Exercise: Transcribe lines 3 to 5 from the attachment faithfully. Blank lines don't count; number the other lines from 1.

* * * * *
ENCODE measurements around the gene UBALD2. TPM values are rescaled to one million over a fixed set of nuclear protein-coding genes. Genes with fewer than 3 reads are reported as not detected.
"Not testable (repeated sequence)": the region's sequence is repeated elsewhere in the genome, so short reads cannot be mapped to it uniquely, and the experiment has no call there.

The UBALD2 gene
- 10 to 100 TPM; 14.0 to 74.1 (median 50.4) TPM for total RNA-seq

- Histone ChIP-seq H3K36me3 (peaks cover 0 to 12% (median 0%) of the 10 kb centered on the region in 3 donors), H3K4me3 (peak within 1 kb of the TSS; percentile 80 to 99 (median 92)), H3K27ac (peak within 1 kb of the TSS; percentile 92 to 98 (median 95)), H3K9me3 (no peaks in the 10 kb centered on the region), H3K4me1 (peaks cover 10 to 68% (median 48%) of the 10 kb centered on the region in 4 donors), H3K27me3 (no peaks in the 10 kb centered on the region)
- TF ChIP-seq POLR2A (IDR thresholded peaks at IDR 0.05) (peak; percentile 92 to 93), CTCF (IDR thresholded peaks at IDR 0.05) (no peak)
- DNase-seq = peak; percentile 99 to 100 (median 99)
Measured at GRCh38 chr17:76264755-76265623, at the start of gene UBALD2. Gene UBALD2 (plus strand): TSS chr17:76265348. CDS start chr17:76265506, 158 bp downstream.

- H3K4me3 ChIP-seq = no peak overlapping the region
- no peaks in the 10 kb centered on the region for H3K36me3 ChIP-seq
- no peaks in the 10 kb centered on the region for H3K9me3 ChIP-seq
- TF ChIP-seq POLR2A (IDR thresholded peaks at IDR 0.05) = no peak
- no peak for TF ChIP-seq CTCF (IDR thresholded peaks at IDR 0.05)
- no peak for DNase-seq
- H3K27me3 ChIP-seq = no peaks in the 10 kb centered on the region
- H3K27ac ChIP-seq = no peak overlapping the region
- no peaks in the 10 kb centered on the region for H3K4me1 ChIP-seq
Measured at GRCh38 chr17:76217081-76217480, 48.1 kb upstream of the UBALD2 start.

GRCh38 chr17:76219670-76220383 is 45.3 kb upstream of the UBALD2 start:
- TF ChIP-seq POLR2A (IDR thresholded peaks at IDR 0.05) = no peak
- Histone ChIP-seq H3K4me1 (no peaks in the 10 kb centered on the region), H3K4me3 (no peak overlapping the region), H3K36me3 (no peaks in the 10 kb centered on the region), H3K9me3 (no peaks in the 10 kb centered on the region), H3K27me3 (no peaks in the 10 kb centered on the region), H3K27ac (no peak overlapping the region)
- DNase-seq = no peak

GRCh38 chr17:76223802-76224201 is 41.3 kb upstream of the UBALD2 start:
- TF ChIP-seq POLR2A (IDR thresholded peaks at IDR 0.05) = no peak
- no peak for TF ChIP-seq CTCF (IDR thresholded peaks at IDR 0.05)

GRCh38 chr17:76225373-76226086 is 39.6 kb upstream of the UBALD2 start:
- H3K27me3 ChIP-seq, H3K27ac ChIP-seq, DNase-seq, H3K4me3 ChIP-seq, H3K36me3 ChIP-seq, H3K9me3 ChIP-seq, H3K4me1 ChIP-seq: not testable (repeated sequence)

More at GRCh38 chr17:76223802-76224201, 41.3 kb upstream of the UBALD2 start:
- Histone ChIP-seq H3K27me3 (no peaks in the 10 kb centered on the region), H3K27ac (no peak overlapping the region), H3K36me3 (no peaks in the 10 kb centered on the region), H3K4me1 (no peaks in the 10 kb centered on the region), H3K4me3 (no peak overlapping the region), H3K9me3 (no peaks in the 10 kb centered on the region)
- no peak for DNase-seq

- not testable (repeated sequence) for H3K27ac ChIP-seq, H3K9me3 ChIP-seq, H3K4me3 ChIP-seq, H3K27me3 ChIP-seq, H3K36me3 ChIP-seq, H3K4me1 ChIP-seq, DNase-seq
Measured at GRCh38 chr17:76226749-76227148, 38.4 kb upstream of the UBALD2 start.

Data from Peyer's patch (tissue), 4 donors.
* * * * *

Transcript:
The UBALD2 gene
- 10 to 100 TPM; 14.0 to 74.1 (median 50.4) TPM for total RNA-seq

- Histone ChIP-seq H3K36me3 (peaks cover 0 to 12% (median 0%) of the 10 kb centered on the region in 3 donors), H3K4me3 (peak within 1 kb of the TSS; percentile 80 to 99 (median 92)), H3K27ac (peak within 1 kb of the TSS; percentile 92 to 98 (median 95)), H3K9me3 (no peaks in the 10 kb centered on the region), H3K4me1 (peaks cover 10 to 68% (median 48%) of the 10 kb centered on the region in 4 donors), H3K27me3 (no peaks in the 10 kb centered on the region)